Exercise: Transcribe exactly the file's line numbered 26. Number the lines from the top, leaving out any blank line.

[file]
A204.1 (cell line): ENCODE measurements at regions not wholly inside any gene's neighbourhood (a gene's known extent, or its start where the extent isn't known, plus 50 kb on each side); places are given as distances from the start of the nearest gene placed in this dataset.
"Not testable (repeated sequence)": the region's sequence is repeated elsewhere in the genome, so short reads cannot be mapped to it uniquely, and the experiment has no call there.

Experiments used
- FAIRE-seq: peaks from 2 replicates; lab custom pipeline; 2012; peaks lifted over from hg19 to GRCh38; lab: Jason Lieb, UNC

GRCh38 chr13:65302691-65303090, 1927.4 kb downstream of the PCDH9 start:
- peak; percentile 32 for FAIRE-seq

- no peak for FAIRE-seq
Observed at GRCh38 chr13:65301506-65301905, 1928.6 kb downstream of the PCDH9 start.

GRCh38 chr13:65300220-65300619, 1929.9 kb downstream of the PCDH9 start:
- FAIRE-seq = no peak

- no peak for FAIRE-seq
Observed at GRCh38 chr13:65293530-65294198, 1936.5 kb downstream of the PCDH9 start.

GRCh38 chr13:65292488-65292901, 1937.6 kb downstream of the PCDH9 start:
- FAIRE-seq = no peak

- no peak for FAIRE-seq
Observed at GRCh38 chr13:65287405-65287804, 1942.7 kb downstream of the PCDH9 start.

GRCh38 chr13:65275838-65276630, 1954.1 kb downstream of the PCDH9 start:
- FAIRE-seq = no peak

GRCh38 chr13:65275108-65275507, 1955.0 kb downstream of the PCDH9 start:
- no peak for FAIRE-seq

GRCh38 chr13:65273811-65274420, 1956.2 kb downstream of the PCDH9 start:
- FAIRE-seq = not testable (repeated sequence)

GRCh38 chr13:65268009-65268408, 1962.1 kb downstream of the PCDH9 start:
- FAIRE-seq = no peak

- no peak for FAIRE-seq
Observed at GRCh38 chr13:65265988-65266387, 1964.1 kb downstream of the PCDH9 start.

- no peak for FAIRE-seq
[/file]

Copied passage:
Observed at GRCh38 chr13:65265988-65266387, 1964.1 kb downstream of the PCDH9 start.